google-site-verification: googlecfaaf308aaa534f1.html
top of page
  • Writer's pictureMj Pettengill

From the Author's Pen: Nellie's Silent Song

A Heavy Load: Edward S. Curtis Collection (Library of Congress)
A Heavy Load: Edward S. Curtis Collection (Library of Congress)

Sadness in dark brown eyes looked towards the white woman’s stick. The powerful beasts, once far away, were close. Sweat covered bronze. The stick hit, first soft and then hard. “Move along, old woman.” She smiled… not a smile to warm, but a smile to make cold in my spirit.

I swallowed the remains of grass that grew bitter on my tongue. I walked away from where the truth lay in waiting, leaving Nanatasis’s laughter at the banks of Crooked River.

She pointed to the other side of the field. “Git over there with the other idiots. Go on.” She pushed against my back with the stick. “Ain’t you ever got nothin’ to say?”

I looked to Father Sky. The small black and white birds searched. All hushed as the red-tail made great circles. I waited for him to depart.

I walked to the gathering place of the elders, women in yellow, and those with words that had no meaning. One laughed and the other wept. At nightfall, I slept on the banks of Crooked River under the shelter of stars. Nanatasis / Nellie Baldwin —June 30, 1872— County Poor Farm Excerpt: Etched in Granite Historical Fiction Series: Book One


As you know, this book would not have been possible without the paupers buried anonymously beneath 298 numbered granite stones. They beckoned me to look beyond the numbers. At the beginning of this journey, their names were absent and lost to future generations. The identities of many of the transients, laborers, orphans, and farmers have finally been restored. The sum and substance of their lives is an integral part of the fabric of our complex social history. We can learn from them.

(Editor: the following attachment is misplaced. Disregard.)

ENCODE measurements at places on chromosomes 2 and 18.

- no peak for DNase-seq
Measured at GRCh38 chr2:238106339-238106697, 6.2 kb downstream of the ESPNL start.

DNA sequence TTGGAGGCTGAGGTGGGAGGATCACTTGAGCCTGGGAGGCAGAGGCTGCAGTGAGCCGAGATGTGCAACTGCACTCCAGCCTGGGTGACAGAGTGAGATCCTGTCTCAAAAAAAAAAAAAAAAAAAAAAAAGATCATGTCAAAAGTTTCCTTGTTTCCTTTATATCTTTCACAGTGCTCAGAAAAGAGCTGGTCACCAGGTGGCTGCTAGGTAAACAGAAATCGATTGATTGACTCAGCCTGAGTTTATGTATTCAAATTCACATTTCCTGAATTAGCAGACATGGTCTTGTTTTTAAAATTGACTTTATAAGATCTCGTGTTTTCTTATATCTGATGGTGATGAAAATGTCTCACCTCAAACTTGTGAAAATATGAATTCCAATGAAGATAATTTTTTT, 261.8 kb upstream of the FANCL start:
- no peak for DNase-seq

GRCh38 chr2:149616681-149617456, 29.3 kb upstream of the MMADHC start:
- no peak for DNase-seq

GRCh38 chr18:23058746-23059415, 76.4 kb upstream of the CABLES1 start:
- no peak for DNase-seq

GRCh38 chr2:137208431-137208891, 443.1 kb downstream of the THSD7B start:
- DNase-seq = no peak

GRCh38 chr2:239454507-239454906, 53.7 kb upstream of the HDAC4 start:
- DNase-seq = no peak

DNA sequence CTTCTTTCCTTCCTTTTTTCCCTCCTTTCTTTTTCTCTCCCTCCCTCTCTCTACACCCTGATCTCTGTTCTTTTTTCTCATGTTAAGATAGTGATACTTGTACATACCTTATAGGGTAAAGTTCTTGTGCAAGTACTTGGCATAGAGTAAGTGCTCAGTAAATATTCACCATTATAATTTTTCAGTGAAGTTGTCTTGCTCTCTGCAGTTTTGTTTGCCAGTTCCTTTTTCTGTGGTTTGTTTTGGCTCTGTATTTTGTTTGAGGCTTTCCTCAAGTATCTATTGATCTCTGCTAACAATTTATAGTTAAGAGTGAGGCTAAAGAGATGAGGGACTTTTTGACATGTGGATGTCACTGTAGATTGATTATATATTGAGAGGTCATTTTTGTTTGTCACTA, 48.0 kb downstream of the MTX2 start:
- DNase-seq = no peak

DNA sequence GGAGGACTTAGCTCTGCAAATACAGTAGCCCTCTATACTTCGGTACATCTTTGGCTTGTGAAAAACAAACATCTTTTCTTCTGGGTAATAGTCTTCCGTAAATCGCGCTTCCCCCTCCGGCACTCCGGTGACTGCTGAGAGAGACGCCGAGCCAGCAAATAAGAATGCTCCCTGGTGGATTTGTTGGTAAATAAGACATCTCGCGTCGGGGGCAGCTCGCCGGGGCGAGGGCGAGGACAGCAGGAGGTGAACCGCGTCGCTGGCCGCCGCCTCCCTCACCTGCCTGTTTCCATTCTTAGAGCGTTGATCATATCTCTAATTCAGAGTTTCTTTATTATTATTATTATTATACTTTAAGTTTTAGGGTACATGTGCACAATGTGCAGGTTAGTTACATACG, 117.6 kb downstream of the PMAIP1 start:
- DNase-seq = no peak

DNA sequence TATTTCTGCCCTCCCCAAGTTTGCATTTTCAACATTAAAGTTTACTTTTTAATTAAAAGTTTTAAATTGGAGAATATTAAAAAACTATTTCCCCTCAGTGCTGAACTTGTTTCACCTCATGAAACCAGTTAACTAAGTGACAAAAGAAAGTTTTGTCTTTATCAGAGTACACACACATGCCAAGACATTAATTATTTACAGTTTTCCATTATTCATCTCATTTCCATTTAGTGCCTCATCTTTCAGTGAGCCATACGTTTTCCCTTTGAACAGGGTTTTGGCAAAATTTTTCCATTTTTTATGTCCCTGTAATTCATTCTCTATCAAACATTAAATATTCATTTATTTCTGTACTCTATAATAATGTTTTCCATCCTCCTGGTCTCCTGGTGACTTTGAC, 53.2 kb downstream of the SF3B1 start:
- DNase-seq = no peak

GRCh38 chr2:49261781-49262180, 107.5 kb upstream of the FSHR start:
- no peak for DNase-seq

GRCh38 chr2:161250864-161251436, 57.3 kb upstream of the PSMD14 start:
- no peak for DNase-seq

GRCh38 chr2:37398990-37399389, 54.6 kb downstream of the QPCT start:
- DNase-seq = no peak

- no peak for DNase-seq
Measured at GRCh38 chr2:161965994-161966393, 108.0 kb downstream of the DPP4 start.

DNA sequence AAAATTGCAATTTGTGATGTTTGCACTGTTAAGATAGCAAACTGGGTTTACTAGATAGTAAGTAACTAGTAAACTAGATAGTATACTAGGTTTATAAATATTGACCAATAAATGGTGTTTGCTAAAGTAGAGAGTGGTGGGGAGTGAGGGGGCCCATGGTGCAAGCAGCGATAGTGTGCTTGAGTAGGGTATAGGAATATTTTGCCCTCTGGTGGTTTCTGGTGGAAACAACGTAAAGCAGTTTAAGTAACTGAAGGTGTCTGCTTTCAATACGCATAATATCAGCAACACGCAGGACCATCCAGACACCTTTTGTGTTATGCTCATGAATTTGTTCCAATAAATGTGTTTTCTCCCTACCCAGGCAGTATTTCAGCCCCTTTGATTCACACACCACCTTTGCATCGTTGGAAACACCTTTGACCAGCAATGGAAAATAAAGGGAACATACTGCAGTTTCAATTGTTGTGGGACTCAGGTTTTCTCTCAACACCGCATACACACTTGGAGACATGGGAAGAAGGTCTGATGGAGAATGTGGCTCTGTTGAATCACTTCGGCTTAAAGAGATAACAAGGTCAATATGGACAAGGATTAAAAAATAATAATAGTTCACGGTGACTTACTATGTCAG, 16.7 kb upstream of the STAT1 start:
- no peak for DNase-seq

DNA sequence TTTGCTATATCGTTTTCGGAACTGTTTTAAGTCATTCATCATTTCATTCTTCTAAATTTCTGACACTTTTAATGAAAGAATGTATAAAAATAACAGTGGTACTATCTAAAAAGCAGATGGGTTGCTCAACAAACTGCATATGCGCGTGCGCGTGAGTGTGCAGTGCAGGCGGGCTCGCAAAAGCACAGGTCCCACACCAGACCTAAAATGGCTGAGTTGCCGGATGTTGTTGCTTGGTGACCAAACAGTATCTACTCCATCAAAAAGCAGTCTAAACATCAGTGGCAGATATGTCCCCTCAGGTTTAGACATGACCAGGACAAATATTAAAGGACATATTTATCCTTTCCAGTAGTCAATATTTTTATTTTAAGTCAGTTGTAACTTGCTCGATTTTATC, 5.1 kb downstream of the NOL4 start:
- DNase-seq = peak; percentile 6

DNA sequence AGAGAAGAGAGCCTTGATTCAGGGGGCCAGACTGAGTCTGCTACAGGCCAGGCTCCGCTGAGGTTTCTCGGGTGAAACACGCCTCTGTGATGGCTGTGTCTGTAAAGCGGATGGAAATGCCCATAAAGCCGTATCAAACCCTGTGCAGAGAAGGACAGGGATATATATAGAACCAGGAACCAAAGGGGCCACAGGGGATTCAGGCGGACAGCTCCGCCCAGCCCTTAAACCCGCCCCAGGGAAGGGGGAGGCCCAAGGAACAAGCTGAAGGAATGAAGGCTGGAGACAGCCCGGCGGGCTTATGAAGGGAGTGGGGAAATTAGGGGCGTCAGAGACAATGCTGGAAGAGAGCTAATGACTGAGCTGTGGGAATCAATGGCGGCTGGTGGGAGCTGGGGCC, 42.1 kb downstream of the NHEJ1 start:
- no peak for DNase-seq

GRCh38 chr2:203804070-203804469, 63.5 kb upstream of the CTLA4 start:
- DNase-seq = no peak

I am grateful for Mrs. Lewis, grave number 140, listed in the town records as a pauper, a 100-year-old “Indian” woman. In this story, her birth name is Nanatasis (hummingbird), and her Christian name is Nellie Baldwin, after my own great-grandmother, another old “Indian” woman of the same era. Her memories were brought to life through the stories told to us by my Aunt Irene.

Thank you, Nellie and my Abenaki ancestors. I honor the fallen and those who were able to preserve sacred traditions and maintain the integrity of our indigenous roots while surviving the intended systematic elimination of their people and customs. Not only did researching and writing this book present the opportunity to strengthen my connection to our family roots, but it was also the beginning of reclaiming ancient healing practices. ~~~~~~~~~~~~~~~~~~~ The Crows’ Path Etched in Granite Historical Fiction Series: Book Four is in full creation mode.


“Well, we all shine on. Like the moon and the stars and the sun.” —John Lennon




bottom of page